Several members of the Congressional Progressive Caucus on Monday strongly rejected Sen. Bernie Sanders’s call for a liberal primary challenge to President Obama.
“Before Sanders said it, nobody else was talking about it,” said Rep. Barney Frank, D-Mass. “I very much disagree. I think it would be very disruptive. I understand the frustration, but acting on that frustration is not a good political strategy.”
Sanders, a Vermont independent who caucuses with the Democrats, said on Friday that the country would benefit from a progressive primary challenger to Obama. He cited the president’s concessions to Republicans during the debt-ceiling negotiations.
“I think there are millions of Americans who are deeply disappointed in the president … who cannot believe how weak he has been, for whatever reason, in negotiating with Republicans,” Sanders told progressive radio show host Thom Hartmann. “I think it would do this country a good deal of service if people started thinking about candidates out there, to begin contrasting what is a progressive agenda as opposed to what Obama is doing.”
Sanders said he had not tried to recruit any primary challengers yet, but that he was “now giving thought to doing it.” Sanders has previously said he will not mount such a challenge himself.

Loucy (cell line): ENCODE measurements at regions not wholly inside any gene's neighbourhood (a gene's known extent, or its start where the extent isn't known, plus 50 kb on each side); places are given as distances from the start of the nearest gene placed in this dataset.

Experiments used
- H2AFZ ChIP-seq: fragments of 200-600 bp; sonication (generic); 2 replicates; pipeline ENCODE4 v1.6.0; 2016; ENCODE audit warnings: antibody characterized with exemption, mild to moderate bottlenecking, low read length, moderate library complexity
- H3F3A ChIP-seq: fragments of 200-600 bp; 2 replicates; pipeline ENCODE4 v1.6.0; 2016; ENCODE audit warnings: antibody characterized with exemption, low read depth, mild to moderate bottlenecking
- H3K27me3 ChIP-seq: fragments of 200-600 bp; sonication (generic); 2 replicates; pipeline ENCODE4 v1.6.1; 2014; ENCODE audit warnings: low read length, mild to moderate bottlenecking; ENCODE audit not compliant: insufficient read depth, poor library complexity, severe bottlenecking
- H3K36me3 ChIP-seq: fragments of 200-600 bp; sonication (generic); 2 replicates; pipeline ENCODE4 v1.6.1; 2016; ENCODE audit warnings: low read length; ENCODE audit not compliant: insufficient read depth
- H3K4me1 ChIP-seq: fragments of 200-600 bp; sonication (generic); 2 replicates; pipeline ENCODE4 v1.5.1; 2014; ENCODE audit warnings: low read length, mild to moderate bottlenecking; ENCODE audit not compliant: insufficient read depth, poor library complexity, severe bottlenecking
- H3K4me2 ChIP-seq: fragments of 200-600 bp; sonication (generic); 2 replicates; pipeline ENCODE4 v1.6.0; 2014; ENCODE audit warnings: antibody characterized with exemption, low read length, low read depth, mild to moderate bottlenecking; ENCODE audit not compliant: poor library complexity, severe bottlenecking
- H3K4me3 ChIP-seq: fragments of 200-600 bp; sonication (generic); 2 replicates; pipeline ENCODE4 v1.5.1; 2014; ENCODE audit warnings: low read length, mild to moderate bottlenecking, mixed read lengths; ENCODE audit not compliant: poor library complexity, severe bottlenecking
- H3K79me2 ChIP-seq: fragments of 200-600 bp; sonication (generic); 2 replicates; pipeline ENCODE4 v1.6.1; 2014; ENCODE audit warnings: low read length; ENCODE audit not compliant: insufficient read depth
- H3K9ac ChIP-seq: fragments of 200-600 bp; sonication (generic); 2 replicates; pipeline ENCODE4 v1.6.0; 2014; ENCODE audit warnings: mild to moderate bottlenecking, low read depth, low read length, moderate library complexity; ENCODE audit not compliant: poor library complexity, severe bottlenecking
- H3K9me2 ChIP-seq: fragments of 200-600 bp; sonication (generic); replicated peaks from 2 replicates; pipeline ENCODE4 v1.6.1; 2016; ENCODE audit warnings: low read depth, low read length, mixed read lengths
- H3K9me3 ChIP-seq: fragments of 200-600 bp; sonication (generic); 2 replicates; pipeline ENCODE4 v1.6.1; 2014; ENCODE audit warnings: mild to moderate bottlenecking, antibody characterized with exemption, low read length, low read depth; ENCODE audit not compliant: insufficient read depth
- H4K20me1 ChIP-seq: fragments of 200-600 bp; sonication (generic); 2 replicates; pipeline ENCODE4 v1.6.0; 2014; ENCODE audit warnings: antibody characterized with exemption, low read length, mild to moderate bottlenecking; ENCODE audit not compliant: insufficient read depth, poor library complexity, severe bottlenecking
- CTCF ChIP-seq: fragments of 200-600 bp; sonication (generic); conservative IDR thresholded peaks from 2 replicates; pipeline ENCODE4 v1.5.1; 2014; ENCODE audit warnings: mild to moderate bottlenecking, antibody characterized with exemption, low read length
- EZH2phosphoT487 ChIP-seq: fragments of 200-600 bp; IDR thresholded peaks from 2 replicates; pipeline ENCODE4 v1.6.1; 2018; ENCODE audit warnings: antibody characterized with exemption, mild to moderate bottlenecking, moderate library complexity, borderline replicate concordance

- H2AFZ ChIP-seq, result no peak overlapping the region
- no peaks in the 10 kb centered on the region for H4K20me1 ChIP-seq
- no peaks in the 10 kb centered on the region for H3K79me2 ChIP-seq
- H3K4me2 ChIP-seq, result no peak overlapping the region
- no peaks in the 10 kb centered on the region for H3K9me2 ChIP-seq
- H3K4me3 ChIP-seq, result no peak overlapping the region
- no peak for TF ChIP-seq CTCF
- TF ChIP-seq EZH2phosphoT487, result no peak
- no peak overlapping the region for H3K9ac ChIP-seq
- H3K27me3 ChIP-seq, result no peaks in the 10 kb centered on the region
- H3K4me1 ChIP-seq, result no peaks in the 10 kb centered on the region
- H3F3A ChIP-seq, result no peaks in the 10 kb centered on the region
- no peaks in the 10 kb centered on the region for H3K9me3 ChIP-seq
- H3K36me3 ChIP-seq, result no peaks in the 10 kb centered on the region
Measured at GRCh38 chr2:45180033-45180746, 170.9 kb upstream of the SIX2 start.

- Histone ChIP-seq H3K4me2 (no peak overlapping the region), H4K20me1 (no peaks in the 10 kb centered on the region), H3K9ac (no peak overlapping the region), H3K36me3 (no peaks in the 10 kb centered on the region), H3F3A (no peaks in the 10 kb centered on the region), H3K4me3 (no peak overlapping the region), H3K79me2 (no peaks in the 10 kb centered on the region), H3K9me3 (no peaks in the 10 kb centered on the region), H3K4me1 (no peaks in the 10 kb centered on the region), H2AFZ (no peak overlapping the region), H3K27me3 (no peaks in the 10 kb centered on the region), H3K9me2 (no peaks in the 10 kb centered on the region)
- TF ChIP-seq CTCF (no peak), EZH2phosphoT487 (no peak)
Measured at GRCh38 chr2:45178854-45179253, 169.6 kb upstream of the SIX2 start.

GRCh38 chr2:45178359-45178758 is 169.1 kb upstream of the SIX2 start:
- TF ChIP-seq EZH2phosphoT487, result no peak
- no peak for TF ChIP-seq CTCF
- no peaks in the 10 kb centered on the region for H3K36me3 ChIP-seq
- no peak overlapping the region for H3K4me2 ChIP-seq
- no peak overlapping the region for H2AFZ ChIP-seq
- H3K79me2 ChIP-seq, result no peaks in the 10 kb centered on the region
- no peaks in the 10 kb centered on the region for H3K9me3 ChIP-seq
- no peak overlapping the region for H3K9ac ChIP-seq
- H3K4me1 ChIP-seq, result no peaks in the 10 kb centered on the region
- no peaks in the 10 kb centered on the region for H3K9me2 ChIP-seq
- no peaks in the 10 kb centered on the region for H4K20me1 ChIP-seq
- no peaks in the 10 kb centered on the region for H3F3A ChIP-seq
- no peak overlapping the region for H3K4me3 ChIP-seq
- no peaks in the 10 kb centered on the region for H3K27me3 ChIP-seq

Sanders first floated the idea of a left-wing primary challenge after Obama struck a deal with Republicans to extend the Bush tax cuts last year. At that time, Rep. Dennis Kucinich, D-Ohio, also spoke up in support of a primary challenge; like Sanders, Kucinich said at the time that he would not challenge Obama himself.
A CNN/ORC international poll released on Friday pointed to growing disillusionment with Obama among liberal voters. 13 percent of those surveyed said they disapprove of Obama because he has not been liberal enough, CNN reported.
Congressional Progressive Caucus Whip Rep. Hank Johnson of Georgia said he would “not be surprised to hear others” echo Sanders’s disillusionment over Obama’s concessions to Republicans as the parties fight over raising the debt ceiling.
“I think the president is aware of the sentiment of the majority of the American people, and they are sold on the idea that we reduce our debt,” the Democrat said. “It would be suicidal for the president to disregard the desires of the people.”
But Johnson suggested that liberals should be more understanding of the political difficulties facing Obama. “To kick the legs out from under him at this crucial moment is spectacularly inappropriate,” the House member said.